Using competitor brand names in a pay-per-click campaign can increase online exposure, but can be technically and ethically challenging. With strict trademark guidelines imposed by Google, Bing and other search engines it’s important to know the reasons why you may want to adopt this strategy, and whether it’s the right approach for your PPC account.
Reasons to bid on competitor brands
There are a number of reasons why bidding on a competitor’s brand may be the right strategy for you. If so, SearchEngineLand have a great competitor brand name guide.
Competitors usually have a similar offering and audience. By bidding on competitor brand terms your brand can gain targeted exposure that may not otherwise be accomplished through other cost-per-click strategies. People searching for competitor terms will already be familiar with the industry challenges, solutions and competitor brands so exposing yourselves to this audience could allow you to steal some visitors from the competition. It’s also great brand awareness for organisations with longer sales pipelines. Plus, your competitors may already be bidding on your brand name.
Bidding on competitor brands will likely be less competitive than traditional keyword bidding as a much smaller proportion of account managers will be bidding on the same terms. In some situations this can mean that you pay less per click than more competitive (more generic) phrases. Of cause less competition does also generally mean less search traffic, so bare this in mind when considering your strategy. It can also spell the beginning of a bidding war, but more on that later.
As mentioned above, often your competitors have a similar offering, so appearing alongside competitor results gives the customer genuine choice. However sometimes competitors may have partially different services or products. Bidding on these brands can help give search engine users more variety, and help them discover alternative solutions to the challenges they face. Tailoring ad text and ad extensions to demonstrate unique selling points may help you attract customers who were initially looking at competitor solutions – However remember to never mention brand names in ad text!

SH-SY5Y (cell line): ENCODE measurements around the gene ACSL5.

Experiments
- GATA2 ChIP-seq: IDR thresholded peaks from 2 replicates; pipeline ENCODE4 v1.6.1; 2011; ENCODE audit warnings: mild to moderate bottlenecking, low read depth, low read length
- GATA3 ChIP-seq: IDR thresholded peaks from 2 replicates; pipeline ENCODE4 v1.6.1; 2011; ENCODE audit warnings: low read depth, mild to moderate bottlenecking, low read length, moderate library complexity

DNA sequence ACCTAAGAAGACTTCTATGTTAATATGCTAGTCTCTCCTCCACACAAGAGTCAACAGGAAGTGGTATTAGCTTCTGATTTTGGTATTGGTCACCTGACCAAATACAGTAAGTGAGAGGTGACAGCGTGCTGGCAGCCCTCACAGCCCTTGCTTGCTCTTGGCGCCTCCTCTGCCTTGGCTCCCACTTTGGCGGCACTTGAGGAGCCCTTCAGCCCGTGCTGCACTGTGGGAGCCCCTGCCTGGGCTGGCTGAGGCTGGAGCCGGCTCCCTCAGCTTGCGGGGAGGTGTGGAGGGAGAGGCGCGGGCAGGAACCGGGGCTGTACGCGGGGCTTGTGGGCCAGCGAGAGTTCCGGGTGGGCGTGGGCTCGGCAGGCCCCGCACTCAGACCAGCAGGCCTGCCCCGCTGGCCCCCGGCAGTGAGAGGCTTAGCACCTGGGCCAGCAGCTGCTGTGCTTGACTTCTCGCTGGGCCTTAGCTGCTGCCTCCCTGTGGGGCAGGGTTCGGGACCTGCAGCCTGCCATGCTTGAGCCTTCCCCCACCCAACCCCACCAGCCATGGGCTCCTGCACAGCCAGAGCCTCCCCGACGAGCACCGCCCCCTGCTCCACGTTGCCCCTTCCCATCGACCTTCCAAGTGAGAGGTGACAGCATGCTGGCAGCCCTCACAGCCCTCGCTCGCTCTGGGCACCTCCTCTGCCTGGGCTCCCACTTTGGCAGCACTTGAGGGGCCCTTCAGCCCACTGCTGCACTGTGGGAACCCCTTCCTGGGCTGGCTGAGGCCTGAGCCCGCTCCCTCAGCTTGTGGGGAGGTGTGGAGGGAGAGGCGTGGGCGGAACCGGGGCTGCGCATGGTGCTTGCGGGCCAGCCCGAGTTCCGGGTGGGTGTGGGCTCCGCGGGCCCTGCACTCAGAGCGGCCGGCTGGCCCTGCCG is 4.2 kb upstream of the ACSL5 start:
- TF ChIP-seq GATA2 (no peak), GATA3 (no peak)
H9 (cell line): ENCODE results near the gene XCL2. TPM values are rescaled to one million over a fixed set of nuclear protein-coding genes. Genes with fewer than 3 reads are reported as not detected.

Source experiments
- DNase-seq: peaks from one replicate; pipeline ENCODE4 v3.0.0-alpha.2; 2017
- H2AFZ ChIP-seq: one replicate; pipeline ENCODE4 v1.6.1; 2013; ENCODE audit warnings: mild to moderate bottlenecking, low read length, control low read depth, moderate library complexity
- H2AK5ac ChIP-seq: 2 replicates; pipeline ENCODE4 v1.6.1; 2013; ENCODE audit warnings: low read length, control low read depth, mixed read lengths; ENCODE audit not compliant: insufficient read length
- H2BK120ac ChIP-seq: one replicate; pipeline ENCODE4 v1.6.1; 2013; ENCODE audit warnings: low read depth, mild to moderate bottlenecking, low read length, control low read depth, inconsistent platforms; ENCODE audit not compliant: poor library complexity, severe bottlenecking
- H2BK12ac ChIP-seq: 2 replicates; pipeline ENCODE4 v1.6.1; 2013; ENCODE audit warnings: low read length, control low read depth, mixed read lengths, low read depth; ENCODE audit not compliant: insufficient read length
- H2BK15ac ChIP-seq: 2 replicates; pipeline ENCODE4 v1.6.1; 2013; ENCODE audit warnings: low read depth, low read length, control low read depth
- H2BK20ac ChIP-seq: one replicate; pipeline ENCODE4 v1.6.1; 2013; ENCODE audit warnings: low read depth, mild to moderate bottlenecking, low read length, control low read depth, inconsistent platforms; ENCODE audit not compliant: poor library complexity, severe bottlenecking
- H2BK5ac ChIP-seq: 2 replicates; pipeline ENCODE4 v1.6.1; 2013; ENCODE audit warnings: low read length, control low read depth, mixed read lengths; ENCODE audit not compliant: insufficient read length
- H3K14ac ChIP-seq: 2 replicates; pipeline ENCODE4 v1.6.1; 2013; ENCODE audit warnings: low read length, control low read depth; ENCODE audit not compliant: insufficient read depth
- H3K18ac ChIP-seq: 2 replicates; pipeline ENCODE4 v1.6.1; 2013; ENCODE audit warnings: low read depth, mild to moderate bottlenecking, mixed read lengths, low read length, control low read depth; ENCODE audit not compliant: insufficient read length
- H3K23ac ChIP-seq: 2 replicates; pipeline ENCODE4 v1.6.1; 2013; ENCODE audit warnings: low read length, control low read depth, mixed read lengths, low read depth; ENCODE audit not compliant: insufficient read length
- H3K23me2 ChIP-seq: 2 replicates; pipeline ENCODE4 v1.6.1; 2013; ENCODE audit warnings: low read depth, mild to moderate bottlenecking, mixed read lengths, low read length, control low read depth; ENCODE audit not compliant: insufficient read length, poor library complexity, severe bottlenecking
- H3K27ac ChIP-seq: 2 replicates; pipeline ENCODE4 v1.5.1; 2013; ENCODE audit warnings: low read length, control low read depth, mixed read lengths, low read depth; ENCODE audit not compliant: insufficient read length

Reasons not to bid on competitor brands
Sounds good so far, but there’s a number of reasons why it might not be such a hot idea:
Occasionally, bidding wars can break out between yourselves and competitors, with each side increasing the maximum cost per bid to appear in more preferable positions (usually above each other). This runs up the cost of the campaign for both parties, and has little effect on performance. At the very least, expect competitors to begin bidding on your brand name when they discover your ads appearing when you search for their brand terms, too.
Allowing your ads to be triggered via competitor brand terms will likely reduce the quality score of the campaign, and possibly affect the entire account. This is due to the lower relevance of your ads compared to the searched term. Creating landing pages specifically to take traffic from that ad group may help slightly, but expect a low CTR (more on that below) that will ultimately affect quality. A lower quality score also means a higher cost in order to sustain ad position. There’s a brief but interesting discussion on improving quality score for competitor brand name campaigns over on the Moz forums.
As mentioned, Click-through rate will usually (not always) be quite low for this sort of campaign, as the majority of search traffic will still click on the competitor brand ads – This is the case as searching for a brand name means that it’s unlikely to be the first customer-competitor interaction. Sustained low click-through rates will affect quality score and can see entire accounts being affected. If these sorts of signals begin showing in competitor campaigns it’s best to pause and investigate, trying to make the ads as relevant as possible without breaching guidelines, before continuing.
Whilst Google doesn’t strictly prohibit this type of campaign (competition isn’t a bad thing, after all) it does state that ads shouldn’t be misleading or use other brands terms in ad copy. Although it’s fine to bid on these terms, when justifying why you’re appearing to a potential visitor it’s important to be as persuasive as possible.
Additionally, you can’t bid on trademark terms unless you’re the trademark owner.
For more detail see Google’s AdWords Trademark Policy.